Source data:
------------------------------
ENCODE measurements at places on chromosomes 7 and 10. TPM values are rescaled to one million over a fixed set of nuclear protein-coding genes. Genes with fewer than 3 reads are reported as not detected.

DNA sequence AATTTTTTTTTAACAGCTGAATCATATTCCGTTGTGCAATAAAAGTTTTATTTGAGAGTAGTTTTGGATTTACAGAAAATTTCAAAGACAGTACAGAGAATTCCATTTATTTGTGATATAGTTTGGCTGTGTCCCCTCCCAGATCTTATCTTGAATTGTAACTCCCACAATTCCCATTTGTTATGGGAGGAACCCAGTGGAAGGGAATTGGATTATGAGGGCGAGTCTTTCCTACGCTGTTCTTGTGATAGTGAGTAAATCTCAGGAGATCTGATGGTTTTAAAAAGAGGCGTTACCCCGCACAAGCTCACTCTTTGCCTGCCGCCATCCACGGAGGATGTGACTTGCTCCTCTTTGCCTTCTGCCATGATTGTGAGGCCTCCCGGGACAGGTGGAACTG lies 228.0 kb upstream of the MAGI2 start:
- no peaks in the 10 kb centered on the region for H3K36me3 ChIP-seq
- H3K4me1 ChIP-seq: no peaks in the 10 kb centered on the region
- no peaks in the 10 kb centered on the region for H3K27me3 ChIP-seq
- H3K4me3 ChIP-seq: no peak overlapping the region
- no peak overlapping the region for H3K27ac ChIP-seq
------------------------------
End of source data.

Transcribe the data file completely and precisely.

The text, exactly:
ENCODE measurements at places on chromosomes 7 and 10. TPM values are rescaled to one million over a fixed set of nuclear protein-coding genes. Genes with fewer than 3 reads are reported as not detected.

DNA sequence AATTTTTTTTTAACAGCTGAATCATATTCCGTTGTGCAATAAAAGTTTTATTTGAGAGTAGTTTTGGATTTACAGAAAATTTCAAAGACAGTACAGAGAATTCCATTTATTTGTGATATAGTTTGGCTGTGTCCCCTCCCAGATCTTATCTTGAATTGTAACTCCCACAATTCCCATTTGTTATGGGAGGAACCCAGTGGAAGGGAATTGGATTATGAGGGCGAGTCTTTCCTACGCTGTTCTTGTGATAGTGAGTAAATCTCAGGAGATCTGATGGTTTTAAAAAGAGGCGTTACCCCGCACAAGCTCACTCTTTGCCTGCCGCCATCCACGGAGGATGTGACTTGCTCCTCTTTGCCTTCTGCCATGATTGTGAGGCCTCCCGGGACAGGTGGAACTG lies 228.0 kb upstream of the MAGI2 start:
- no peaks in the 10 kb centered on the region for H3K36me3 ChIP-seq
- H3K4me1 ChIP-seq: no peaks in the 10 kb centered on the region
- no peaks in the 10 kb centered on the region for H3K27me3 ChIP-seq
- H3K4me3 ChIP-seq: no peak overlapping the region
- no peak overlapping the region for H3K27ac ChIP-seq